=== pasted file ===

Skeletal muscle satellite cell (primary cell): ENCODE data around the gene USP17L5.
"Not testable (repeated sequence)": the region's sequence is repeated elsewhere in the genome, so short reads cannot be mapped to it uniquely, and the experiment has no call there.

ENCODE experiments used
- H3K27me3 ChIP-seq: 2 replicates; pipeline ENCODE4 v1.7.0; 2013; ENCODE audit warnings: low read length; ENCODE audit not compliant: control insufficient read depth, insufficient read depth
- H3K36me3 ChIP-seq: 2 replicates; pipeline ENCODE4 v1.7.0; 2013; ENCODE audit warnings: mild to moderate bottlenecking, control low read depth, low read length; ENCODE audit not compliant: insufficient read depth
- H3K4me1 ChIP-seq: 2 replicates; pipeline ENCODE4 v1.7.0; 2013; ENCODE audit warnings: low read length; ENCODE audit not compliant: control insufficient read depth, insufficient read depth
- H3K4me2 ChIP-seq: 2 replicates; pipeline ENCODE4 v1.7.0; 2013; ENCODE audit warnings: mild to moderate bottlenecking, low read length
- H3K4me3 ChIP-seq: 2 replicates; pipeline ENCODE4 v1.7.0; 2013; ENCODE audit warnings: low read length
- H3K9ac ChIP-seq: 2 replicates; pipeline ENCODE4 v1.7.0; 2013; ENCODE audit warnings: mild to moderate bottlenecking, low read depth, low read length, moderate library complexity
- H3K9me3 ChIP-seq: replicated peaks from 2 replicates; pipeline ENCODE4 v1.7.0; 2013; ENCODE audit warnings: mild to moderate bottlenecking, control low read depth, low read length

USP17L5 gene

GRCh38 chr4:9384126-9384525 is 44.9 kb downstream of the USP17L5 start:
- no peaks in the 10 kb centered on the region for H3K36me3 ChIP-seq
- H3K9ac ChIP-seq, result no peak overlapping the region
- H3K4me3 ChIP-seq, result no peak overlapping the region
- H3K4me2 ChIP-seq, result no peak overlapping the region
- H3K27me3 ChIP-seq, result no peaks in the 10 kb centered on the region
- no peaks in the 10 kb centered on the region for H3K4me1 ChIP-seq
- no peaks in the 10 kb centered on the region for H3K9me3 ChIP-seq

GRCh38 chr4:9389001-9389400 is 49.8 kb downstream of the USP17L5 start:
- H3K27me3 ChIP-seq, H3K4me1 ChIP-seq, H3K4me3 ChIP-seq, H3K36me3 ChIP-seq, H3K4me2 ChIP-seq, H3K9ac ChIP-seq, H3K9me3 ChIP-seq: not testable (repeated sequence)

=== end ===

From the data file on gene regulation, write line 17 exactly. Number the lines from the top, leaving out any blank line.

- H3K27me3 ChIP-seq, result no peaks in the 10 kb centered on the region